On Letting (Worthy) Men Lead

A couple of dancers in purple, her hand on his heart, looking playfulIt can be hard for a strong woman to let a man lead.

Many of us have been taught that we’re supposed to be independent and self-sufficient. The concept of a man taking care of us is framed as retrograde and sexist.

But the ability to lead, to initiate, is traditionally masculine. And it’s highly attractive when men know how to do this.

Here’s the problem. Guys—kind, smart, educated, right-thinking guys—are taught that women must be treated as their equals. Fair enough. Essential, in fact.

But guys extrapolate, incorrectly, that they shouldn’t treat a woman like a lady.

That, on a first or second date, they shouldn’t hold the door for her. Pick up the tab.  Lean in for a goodnight kiss.

They get scared to lead.

Problem is, those traditional courtship rituals exist for a reason.

They work.

A couple dancing side by side, looking joyfulI don’t think I’m alone in this. I like it when a guy pursues me. I like to be courted. In the dance of relationships, I like to be led.

In dancing, when both people try to lead at the same time, it creates problems.

This doesn’t mean that Ginger was a doormat for Fred to wipe his shiny shoes on. It means that she, as the saying goes, did everything he did, except backwards and in high heels.

And she let him lead. Which is why they’re so beautiful when they move together.

For a while I was going to contra dances, where many women dance with many different guys over the course of an evening. It was fascinating to watch the way men would approach their chance to be close to me, and to move with me.

Some would hold me away from them carefully, like a breakable object.

Others would try to get, let’s just say up close and personal. Which could be nice, or gross, depending on the guy.

A man and woman dancing, lipstick on his cheek, looking blissfulBut I remember this one man who said at the end of our dance, “I want to dip you. Lean back.”

I leaned back, but I didn’t put my full weight into it. That would have meant ceding control to him.

“Relax,” he said. “I’ve got you.”

So I decided to trust him, and swooned backwards, nearly to the floor. And he held me, and then pulled me back upright.

So gentlemen. Don’t be afraid to tell a woman you want to dip her in the dance.

Ladies. Lean into it. Let him hold your full weight, if he’s brave enough to offer.

And under no circumstances ever give your trust, your control, or your metaphorical steering wheel to an unworthy dude. Even temporarily. It will end in an ignominious crash and bruising.

The right man will make you feel weightless, whatever you weigh.

He’ll make you feel like a great dancer, even if you have two left feet.

The power is entirely yours, women. You get to choose to whom you give your trust.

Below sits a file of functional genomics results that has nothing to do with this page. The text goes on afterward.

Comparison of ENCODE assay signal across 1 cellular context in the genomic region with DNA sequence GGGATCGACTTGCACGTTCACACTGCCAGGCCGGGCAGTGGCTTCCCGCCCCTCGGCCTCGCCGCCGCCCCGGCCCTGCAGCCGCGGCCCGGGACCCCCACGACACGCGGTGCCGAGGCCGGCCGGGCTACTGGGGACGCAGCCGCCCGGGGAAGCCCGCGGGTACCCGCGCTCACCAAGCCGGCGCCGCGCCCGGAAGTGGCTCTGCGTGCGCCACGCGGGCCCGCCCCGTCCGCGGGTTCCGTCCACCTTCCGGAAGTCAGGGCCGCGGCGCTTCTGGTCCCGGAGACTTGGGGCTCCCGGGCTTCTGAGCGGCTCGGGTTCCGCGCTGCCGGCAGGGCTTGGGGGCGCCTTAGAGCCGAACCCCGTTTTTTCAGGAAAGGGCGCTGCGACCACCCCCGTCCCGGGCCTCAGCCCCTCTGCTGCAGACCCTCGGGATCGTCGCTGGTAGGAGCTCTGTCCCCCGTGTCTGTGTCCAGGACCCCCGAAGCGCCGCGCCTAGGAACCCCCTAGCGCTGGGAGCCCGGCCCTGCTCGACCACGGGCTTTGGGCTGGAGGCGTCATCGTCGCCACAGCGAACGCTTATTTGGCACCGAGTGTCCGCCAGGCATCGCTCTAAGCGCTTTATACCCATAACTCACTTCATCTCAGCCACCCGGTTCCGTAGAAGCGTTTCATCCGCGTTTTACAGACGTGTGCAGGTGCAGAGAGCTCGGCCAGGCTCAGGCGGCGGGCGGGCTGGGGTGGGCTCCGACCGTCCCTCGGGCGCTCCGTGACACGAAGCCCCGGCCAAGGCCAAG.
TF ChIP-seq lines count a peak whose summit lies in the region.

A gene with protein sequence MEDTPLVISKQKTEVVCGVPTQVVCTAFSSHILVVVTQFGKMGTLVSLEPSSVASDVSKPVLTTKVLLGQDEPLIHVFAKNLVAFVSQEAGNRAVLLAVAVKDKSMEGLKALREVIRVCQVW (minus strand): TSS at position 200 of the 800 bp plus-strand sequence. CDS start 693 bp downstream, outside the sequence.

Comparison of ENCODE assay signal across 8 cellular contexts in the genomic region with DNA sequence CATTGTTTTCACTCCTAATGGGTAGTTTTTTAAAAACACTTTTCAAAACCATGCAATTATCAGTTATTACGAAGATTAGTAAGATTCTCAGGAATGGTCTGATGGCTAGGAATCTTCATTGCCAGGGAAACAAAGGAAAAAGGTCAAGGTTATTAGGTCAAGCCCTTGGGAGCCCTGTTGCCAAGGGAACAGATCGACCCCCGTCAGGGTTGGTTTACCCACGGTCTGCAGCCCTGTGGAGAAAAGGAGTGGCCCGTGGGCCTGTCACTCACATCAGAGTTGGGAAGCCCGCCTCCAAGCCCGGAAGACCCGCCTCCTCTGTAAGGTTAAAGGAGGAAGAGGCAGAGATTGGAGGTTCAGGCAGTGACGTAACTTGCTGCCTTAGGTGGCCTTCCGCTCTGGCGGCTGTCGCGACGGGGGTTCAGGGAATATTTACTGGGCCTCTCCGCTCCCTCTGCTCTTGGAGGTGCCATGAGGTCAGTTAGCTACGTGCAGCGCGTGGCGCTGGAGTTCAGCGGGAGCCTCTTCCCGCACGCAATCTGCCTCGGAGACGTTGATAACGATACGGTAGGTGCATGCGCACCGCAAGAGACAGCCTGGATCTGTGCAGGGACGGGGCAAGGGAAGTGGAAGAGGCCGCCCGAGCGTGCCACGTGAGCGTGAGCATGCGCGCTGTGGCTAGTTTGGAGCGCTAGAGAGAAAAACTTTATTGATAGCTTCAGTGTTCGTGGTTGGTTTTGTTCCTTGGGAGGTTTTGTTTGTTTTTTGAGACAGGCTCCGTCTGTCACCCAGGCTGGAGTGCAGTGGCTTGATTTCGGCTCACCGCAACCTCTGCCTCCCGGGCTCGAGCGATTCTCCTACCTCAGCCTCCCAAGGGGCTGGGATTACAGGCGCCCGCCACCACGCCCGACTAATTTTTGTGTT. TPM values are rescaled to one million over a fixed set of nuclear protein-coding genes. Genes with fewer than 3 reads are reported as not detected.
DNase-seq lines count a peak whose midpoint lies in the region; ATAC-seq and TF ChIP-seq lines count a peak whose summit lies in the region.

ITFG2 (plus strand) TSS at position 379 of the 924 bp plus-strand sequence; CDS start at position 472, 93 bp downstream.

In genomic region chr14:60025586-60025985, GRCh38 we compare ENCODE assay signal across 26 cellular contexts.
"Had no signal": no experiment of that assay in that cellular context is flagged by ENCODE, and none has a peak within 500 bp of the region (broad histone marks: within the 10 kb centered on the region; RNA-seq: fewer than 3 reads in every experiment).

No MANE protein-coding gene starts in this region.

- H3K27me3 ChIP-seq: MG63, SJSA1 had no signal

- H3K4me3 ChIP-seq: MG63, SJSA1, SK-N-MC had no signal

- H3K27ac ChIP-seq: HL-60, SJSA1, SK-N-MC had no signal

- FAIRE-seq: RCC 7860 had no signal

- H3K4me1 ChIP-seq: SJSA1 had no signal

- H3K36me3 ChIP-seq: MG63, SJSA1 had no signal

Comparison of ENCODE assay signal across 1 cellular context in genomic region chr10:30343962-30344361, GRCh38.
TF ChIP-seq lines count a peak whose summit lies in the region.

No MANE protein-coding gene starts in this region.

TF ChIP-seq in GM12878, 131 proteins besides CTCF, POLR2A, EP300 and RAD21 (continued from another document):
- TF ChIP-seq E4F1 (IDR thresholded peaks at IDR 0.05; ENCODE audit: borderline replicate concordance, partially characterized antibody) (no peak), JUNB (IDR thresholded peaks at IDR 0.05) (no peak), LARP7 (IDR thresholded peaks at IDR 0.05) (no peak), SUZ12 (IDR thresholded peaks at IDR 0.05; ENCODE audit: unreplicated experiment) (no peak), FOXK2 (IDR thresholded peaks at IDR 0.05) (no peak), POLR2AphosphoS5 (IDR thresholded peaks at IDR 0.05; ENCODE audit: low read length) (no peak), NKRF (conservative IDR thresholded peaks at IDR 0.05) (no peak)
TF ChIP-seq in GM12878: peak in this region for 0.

Don’t let the wrong man dip you.

A man dips a woman in a dance


Photo credits:
2017-02-17–22-17-56–6275–X-T2 by Richard Seely
Barcelona Swing by Jared Goralnick
Midsummer Night Swing at Damrosch Park in Lincoln Center by Diana Robinson
Barcelona Swing by Jared Goralnick

 

 

Need Help Concentrating? Try the Refrigerator Method.

An open refrigerator full of food and drink
When I was a kid, my mom got annoyed when she saw me standing in front of the refrigerator with the door open, deciding what to eat.

I was wasting energy, letting cool fridge air out. But also, I was wasting time.

She’d tell me to think about what I wanted to eat first, then open the refrigerator, get the item I wanted to eat, and take it out. Remove the phase where I gaped at all the food inside, cool air flooding out around me.

There are several ways this memory resonates with me now. For one thing, my mom’s German efficiency. For another, my family’s good fortune, that any time I opened up the fridge, I’d always be able to find something to snack on.

But it also makes me think about how I use social media, and the internet more generally.

*

My mom’s rule was the same for TV as for the fridge. If there was a specific show she wanted to watch, she’d turn on the TV to watch it, and turn it off when the show ended.

This is so different from how we use the internet now. We go on Facebook or other sites to see what’s going on, and the sites are designed to deliver the most addictive kind of intermittent reinforcement (where you get rewarded some of the time, unpredictably). So we just stay on. And time slides past us, like cool air from the fridge door.

Lately, to staunch this time flow, I’m applying the refrigerator method. I’ll go on a news site to read a story, and then get off. I’ll dive into the Class III rapids of Twitter for 20 minutes for Twitter, and close my laptop when that time is up.

I’ve found this helpful because it builds my self-control and my patience. It also helps my brain feel less frantically stimulated by everything I could be reading, watching, and thinking about at any given moment.

*

In Cal Newport’s wonderful book Deep Work, he examines methods for concentrating and producing high-quality results while surrounded by distraction and stimuli.

The book is full of practical advice, but it’s also philosophical. “Who you are, what you think, feel, and do, what you love—is the sum of what you focus on,” Newport writes.

Let’s get stingier with our focus. Let’s narrow our spotlights. Let’s turn them off regularly to let them recharge.

Photo by osseous, via Creative Commons license.

Read Cal Newport’s book Deep Work and his Study Hacks blog.

Listen to Ben Domenech’s interview with Cal Newport over at the Federalist Radio Hour.